Michael Haneke's Film Caché/Hidden

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Introduction Michael Haneke’s film Caché/Hidden (2005) has provoked endless debates since the first day when it came out in 2005. The audiences leave the theatre jolted and subsequently keep thinking for days due to its ambiguous narrative construction (Cousins, 2007). Based on the surface reading of the plot, it is a thriller contains a mixture of domestic contradictions, amnesia and the mistrust between middle class and lower class. A French bourgeois family living in the cosy suburb of Paris is being filmed by an inscrutable, hidden observer. Being terrorized by a series of anonymous videotapes left on their doorstep, the male protagonist Georges Laurent (Daniel Auteuil), a successful literary TV presenter is forced to unlock his forgotten…show more content…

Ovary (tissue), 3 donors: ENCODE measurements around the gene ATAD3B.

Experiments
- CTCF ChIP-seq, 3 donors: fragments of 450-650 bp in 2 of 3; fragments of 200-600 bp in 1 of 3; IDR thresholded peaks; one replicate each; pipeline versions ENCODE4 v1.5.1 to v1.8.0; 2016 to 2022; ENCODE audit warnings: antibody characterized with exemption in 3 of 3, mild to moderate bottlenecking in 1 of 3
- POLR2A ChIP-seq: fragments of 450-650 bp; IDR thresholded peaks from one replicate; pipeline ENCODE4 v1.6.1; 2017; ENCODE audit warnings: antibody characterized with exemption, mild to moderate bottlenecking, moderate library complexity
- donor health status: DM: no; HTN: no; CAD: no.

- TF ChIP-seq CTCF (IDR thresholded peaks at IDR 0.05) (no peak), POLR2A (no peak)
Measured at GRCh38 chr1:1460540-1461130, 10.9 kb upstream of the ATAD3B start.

According to the film’s opening shot of George and Anne’s house, which Libby Saxton describe that “Caché opens with a prolonged, unbroken, static shot of the facade of a house filmed from a vantage point somewhere in the pointedly named rue des Iris in the thirteenth arrondissement of Paris.” (2005). For most of the middle class family can relate to this picture, a peaceful morning with the ambient sound of birdsong and the hum of distant traffic, nothing strange happens except for some interruptions by the passage of pedestrian, cyclist or car. Without any drive on the narrative, the audience start to get unsettled. After a while, the image stops trying to keep holding the audiences’ attention. During the long absence, the audiences begin to hypothesize about who might be hiding behind the camera and why, then suddenly realize, they are also behind the camera, observing this family. This happened every time when the footages being showed to the audiences, they are not looking through the Television screen like the protagonists within the film, instead, they share the angle of view with the invisible perpetrator(s). Saxton points out that “We thus share, at least temporarily, the confusion and disorientation of a couple we encounter in the uncanny situation of watching themselves being watched. [ . . . ] From the very outset of the film, we find ourselves already implicated, as spectators, in an economy of voyeurism and surveillance. [ . . . ] We frequently left unsure about not only who is directing a particular shot but also whether we are viewing it as it is being filmed, or as it is being watched by diegetic spectators.”

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